April 2, 2019

Behind the Poster: An Interview with Dr. John Madara

Gretchen Diemer, MD and John Madara, MD at the 2019 ACGME Annual Educational Conference

John Madara, MD wanted to find a way to improve incoming residents’ ability to identify and mitigate patient safety hazards, address these hazards through teamwork and collaboration, and report safety events using an online event reporting system. Dr. Madara, the chief fellow in pulmonary and critical care medicine at Thomas Jefferson University Hospital, Willow Grove, Pennsylvania, worked with others to create an interactive, competitive “escape room” themed environment to stimulate learning and teamwork. His poster, Patient Safety Escape!: Engaging Residents in Patient Safety Education and Event Reporting, reports on the activity and its effectiveness in teaching residents about patient safety and online reporting procedures.

Primary Author: John Madara MD
Co-Authors: Jillian Zavodnick, MD; Gretchen Diemer, MD; Rebecca Jaffe, MD; from Thomas Jefferson University Hospital Department of Internal Medicine; and Hyunjoo Lee, MD; Dimitrios Papanagnou, MD, Carlos Rodriguez, MD; Xiao C. Zhang, MD; from Thomas Jefferson University Hospital Department of Emergency Medicine.

ACGME: Tell us about your academic and professional role.

Madara: I am currently in my final year of fellowship at Thomas Jefferson University Hospital.  In addition to my clinical and research duties, I spend a lot of time developing educational curriculums and didactic lectures for the internal medicine house staff.

ACGME: Can you briefly describe your project for us?

Madara: Educating residents on patient safety and submitting reports of significant events have historically been a difficult topic to teach. It is difficult to keep house staff engaged in these two very important topics with all the other responsibilities that they have. We used a gamified “Escape the Room” activity to promote teamwork and spark interest in our house staff. Multiple rooms were designed and created in our simulation center, which models patient and physician interactions in the emergency department and medicine wards. Residents from multiple specialties were integrated and split into small teams, and worked together to discover patient safety-related clues in the room. When clues were discovered, it gave them a piece of the key to escape, and when all pieces were found, the team was able to submit an online event report and “escape the room.”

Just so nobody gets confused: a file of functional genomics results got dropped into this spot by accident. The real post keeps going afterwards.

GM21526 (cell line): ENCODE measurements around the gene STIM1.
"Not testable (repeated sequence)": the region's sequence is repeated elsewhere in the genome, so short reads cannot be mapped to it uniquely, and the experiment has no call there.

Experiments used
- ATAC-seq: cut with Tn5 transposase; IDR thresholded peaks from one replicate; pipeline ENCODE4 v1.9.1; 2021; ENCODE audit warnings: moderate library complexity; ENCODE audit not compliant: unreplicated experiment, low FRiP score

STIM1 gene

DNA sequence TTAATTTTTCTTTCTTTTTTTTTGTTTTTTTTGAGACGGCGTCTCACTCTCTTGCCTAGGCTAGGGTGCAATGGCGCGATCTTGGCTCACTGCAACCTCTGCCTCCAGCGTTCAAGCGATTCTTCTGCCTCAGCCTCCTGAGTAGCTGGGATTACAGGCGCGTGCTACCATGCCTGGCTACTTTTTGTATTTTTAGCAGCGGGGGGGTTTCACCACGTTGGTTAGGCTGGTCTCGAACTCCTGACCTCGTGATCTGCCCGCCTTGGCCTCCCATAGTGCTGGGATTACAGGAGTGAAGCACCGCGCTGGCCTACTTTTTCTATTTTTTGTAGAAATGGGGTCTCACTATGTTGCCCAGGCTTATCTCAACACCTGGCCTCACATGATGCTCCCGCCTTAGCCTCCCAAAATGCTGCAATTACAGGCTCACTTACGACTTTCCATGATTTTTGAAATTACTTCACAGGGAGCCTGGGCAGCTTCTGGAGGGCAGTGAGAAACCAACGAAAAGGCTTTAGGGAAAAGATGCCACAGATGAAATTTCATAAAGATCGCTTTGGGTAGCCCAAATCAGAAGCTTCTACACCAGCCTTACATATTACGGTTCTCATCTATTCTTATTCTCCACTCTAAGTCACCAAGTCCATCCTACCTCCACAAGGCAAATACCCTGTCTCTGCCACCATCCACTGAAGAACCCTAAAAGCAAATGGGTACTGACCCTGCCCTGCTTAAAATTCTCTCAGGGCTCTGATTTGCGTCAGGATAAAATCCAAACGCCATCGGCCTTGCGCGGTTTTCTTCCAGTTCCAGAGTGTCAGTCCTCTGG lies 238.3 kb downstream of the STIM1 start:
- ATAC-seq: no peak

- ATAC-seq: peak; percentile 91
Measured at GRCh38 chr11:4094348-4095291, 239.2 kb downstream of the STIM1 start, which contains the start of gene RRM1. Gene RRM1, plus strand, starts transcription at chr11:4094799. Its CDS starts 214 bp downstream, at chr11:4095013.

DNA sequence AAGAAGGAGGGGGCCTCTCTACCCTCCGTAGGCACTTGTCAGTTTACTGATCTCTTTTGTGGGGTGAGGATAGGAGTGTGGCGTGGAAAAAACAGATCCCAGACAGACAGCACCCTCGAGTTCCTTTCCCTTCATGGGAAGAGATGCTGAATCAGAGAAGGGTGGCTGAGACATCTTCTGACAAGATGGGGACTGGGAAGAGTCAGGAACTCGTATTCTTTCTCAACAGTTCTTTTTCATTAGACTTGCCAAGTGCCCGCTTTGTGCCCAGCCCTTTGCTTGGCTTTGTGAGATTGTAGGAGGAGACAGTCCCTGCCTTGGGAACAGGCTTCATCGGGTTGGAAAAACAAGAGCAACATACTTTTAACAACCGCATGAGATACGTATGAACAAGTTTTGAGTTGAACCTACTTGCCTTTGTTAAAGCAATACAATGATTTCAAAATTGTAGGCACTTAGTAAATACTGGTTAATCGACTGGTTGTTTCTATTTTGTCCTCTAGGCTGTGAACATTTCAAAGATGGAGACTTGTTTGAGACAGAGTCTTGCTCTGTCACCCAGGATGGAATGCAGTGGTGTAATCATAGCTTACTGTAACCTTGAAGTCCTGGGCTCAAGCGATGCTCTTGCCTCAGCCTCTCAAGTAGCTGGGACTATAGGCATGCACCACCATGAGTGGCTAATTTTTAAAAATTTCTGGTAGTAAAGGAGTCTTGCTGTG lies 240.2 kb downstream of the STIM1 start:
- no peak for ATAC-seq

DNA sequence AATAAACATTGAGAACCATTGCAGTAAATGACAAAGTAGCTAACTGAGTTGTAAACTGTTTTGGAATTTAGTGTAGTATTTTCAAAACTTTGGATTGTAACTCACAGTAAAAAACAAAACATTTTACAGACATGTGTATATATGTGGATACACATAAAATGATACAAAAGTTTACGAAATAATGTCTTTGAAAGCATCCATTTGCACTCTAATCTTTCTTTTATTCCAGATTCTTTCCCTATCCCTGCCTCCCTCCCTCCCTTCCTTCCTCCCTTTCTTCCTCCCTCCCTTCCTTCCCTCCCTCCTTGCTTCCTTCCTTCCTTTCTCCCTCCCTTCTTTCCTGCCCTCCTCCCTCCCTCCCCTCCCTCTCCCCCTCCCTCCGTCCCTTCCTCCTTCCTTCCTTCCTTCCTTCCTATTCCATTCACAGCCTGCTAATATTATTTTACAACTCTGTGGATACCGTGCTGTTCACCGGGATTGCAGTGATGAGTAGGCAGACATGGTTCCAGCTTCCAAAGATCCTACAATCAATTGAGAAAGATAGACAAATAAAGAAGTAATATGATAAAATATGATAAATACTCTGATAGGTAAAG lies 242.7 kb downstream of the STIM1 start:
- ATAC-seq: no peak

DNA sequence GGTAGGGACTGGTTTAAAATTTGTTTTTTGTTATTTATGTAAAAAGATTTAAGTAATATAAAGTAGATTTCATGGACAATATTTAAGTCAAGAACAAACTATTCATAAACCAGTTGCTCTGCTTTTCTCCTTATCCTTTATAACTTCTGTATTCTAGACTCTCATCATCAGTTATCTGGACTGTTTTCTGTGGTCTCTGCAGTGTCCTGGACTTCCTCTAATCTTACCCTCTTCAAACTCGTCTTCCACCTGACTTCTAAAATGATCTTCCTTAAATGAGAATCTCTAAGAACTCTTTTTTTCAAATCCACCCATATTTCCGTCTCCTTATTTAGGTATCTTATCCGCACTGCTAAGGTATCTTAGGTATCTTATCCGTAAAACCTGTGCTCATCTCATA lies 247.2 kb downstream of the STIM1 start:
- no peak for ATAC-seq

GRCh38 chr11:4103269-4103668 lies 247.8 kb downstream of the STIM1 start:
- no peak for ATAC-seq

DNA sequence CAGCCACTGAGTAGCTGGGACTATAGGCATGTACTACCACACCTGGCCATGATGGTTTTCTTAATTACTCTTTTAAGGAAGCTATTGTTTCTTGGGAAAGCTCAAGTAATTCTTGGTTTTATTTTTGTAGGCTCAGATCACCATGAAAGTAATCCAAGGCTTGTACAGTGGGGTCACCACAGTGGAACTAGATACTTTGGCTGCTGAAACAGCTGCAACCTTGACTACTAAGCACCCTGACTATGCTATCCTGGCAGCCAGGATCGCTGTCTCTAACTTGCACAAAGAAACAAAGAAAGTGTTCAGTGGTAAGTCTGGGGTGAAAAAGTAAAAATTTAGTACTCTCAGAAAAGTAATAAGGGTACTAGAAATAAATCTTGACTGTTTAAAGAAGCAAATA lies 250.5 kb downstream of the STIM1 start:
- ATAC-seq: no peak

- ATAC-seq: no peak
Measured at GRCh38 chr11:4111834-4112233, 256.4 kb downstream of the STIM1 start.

ACGME: What inspired you to do this project?

Madara: I approached a few of my co-authors—Drs. Jill Zavodnick, Gretchen Diemer, and Rebecca Jaffe—regarding my interest in participating in any projects to further my career in academic medicine and medical education. When they told me about their ideas to use an “Escape the Room” styled activity, I was immediately interested.

ACGME: What did you discover?

Madara: This was a great way to promote teamwork and camaraderie with new, incoming house staff at our institution. This approach was successful in increasing their comfort levels in submitting an online event report.

ACGME: What was the main takeaway?

Madara: This is a fun way to involve and engage new house staff in topics that have historically been difficult to teach. 

ACGME: Who could benefit from this?

Madara: Really, we feel this is a method that can be used at multiple levels of training and aim to teach a multitude of topics. We used patient safety education and online event reporting as our focus of this activity, but we could imagine scenarios in which other topics can be focused on and taught in a new and unique way.

ACGME: Any additional follow-up plans?

Madara: It will be interesting to see if overall house staff online submissions have increased after implementing this teaching method.  We also intend on creating additional “Escape the Rooms” for other historically difficult-to-teach topics.